An appeals court has dismissed a
challenge to Cleveland's gay-inclusive domestic partnership registry,
gay weekly Gay People's Chronicle reported.
The lawsuit, which claims the registry
violates Ohio's 2004 voter-approved gay marriage ban, was originally
tossed out last November by Cuyahoga County Common Pleas Court Judge
Joseph D. Russo.
The 3-judge appeals panel ruled
unanimously on September 30.
“Domestic partners are not given the
same respect by society as a married couple, and they share none of
marriage's history and traditions,” Judge Colleen Conway Cooney
wrote in the court's decision.
Cincinnati attorney David R. Langdon
filed the suit together with Arizona-based Alliance Defense Fund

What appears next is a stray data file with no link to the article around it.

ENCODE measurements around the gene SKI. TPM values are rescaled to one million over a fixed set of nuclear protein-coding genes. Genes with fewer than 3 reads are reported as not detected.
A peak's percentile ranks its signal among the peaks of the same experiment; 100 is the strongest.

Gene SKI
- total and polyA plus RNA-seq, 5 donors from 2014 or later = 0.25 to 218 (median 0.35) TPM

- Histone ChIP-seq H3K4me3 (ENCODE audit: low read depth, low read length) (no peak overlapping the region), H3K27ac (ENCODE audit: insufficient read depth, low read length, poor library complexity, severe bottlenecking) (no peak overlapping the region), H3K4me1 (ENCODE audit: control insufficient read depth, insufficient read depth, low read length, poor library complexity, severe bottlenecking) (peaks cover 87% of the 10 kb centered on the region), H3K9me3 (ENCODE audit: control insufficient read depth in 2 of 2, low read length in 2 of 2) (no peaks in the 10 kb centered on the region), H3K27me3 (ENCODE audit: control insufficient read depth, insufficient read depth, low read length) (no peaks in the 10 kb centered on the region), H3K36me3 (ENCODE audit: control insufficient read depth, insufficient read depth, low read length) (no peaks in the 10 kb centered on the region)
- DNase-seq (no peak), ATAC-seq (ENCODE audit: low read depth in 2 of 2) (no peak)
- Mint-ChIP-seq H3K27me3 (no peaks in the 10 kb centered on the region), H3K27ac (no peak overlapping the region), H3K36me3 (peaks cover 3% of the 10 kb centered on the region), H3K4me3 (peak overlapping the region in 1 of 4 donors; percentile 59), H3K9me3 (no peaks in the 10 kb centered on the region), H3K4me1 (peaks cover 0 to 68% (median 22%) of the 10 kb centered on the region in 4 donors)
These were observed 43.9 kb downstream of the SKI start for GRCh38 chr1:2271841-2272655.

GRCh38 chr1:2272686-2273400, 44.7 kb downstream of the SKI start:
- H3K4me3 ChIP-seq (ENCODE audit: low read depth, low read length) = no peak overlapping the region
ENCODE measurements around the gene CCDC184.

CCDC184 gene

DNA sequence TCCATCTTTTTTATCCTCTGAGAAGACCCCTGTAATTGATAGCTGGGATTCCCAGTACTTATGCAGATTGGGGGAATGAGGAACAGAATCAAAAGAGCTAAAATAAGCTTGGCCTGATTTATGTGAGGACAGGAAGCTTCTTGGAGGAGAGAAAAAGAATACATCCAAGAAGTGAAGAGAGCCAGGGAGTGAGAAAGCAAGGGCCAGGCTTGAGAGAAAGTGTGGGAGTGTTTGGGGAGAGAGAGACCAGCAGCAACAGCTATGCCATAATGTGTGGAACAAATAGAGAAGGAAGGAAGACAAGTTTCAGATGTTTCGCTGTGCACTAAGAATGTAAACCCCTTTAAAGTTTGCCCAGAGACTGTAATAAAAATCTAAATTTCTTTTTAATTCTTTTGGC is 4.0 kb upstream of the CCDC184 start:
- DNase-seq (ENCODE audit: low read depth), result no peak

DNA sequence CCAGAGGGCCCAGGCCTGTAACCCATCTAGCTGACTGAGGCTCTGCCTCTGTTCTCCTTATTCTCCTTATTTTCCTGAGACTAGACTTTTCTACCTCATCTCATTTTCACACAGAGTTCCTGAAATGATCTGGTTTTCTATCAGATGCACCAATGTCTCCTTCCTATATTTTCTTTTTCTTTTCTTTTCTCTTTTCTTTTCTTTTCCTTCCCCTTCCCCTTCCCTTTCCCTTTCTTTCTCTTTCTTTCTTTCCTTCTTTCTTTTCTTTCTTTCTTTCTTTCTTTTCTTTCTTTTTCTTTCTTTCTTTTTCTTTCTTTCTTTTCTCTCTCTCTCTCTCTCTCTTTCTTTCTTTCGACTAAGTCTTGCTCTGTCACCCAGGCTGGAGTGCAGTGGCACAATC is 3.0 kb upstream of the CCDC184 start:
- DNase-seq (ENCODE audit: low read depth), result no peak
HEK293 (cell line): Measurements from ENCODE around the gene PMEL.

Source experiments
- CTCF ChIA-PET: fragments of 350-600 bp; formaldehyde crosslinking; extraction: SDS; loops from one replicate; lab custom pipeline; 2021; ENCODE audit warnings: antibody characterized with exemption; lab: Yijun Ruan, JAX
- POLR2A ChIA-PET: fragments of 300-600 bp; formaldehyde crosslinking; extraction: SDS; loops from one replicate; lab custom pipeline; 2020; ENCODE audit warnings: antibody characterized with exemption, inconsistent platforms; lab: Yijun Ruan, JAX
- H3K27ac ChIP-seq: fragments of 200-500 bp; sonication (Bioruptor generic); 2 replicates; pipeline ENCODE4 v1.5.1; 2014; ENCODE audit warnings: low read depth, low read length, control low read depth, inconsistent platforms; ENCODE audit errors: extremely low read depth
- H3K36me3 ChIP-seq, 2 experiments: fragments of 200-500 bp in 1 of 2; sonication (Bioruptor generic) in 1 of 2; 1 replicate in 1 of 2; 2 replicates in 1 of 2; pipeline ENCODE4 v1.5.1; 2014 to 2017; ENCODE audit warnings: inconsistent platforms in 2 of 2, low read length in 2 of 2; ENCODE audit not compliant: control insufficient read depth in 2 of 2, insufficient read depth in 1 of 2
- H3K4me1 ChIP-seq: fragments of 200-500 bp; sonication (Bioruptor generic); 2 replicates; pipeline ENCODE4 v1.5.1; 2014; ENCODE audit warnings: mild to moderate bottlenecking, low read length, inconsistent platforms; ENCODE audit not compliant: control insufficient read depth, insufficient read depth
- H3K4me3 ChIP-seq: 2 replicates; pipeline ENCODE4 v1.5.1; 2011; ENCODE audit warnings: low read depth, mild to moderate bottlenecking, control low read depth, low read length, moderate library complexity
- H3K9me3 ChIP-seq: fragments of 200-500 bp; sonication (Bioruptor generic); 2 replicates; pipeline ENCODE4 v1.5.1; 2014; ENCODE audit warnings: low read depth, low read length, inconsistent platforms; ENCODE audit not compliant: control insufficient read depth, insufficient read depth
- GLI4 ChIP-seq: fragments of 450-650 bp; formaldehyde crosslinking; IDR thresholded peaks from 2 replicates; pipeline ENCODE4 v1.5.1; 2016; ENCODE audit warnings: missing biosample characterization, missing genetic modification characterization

(ADF) attorneys on behalf of Dorothy McGuire, who represents the
group Cleveland Taxpayers for the Ohio Constitution.
Cleveland law director Robert Triozzi
said the city is prepared to defend the law should Langdon appeal the
decision to the Ohio Supreme Court.
Cleveland's domestic partnership
came on-line in 2009, is open to both gay and straight couples
and offers no guaranteed benefits, rights or responsibilities
whatsoever. Gay rights activists, however, have hailed the council's
creation of the registry, calling it an important first step in
recognizing gay couples.